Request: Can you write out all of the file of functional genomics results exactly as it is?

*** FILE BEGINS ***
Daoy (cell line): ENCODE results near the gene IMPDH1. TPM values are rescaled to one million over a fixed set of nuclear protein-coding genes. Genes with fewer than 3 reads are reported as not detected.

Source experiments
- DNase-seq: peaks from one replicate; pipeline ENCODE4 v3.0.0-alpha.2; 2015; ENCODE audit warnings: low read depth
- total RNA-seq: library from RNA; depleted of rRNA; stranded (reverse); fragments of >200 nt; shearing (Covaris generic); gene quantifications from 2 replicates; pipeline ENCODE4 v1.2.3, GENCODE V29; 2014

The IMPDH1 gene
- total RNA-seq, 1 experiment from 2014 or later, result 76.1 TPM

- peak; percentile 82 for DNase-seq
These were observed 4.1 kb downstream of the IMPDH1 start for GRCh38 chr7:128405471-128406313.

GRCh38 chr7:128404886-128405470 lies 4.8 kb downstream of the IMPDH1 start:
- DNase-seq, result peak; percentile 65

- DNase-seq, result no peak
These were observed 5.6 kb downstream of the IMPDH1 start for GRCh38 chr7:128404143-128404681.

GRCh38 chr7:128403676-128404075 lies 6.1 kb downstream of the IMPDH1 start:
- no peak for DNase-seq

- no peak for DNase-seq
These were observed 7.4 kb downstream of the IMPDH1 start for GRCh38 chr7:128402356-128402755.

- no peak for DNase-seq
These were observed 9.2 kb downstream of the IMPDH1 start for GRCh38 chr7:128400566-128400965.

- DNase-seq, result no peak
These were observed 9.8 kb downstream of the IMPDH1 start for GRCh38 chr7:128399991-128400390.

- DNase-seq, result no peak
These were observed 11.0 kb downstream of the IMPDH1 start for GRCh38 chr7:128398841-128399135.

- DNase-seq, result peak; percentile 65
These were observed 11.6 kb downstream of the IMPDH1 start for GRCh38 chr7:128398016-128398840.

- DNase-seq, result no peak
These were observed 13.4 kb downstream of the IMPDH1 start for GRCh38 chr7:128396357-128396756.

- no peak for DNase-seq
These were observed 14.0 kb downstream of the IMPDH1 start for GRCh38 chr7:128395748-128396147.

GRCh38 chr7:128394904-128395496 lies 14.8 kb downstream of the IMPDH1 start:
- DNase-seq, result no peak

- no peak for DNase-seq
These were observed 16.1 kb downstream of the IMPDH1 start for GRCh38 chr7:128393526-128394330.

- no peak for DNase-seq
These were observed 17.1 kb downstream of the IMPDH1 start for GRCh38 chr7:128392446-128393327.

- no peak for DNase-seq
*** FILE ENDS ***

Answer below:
Daoy (cell line): ENCODE results near the gene IMPDH1. TPM values are rescaled to one million over a fixed set of nuclear protein-coding genes. Genes with fewer than 3 reads are reported as not detected.

Source experiments
- DNase-seq: peaks from one replicate; pipeline ENCODE4 v3.0.0-alpha.2; 2015; ENCODE audit warnings: low read depth
- total RNA-seq: library from RNA; depleted of rRNA; stranded (reverse); fragments of >200 nt; shearing (Covaris generic); gene quantifications from 2 replicates; pipeline ENCODE4 v1.2.3, GENCODE V29; 2014

The IMPDH1 gene
- total RNA-seq, 1 experiment from 2014 or later, result 76.1 TPM

- peak; percentile 82 for DNase-seq
These were observed 4.1 kb downstream of the IMPDH1 start for GRCh38 chr7:128405471-128406313.

GRCh38 chr7:128404886-128405470 lies 4.8 kb downstream of the IMPDH1 start:
- DNase-seq, result peak; percentile 65

- DNase-seq, result no peak
These were observed 5.6 kb downstream of the IMPDH1 start for GRCh38 chr7:128404143-128404681.

GRCh38 chr7:128403676-128404075 lies 6.1 kb downstream of the IMPDH1 start:
- no peak for DNase-seq

- no peak for DNase-seq
These were observed 7.4 kb downstream of the IMPDH1 start for GRCh38 chr7:128402356-128402755.

- no peak for DNase-seq
These were observed 9.2 kb downstream of the IMPDH1 start for GRCh38 chr7:128400566-128400965.

- DNase-seq, result no peak
These were observed 9.8 kb downstream of the IMPDH1 start for GRCh38 chr7:128399991-128400390.

- DNase-seq, result no peak
These were observed 11.0 kb downstream of the IMPDH1 start for GRCh38 chr7:128398841-128399135.

- DNase-seq, result peak; percentile 65
These were observed 11.6 kb downstream of the IMPDH1 start for GRCh38 chr7:128398016-128398840.

- DNase-seq, result no peak
These were observed 13.4 kb downstream of the IMPDH1 start for GRCh38 chr7:128396357-128396756.

- no peak for DNase-seq
These were observed 14.0 kb downstream of the IMPDH1 start for GRCh38 chr7:128395748-128396147.

GRCh38 chr7:128394904-128395496 lies 14.8 kb downstream of the IMPDH1 start:
- DNase-seq, result no peak

- no peak for DNase-seq
These were observed 16.1 kb downstream of the IMPDH1 start for GRCh38 chr7:128393526-128394330.

- no peak for DNase-seq
These were observed 17.1 kb downstream of the IMPDH1 start for GRCh38 chr7:128392446-128393327.

- no peak for DNase-seq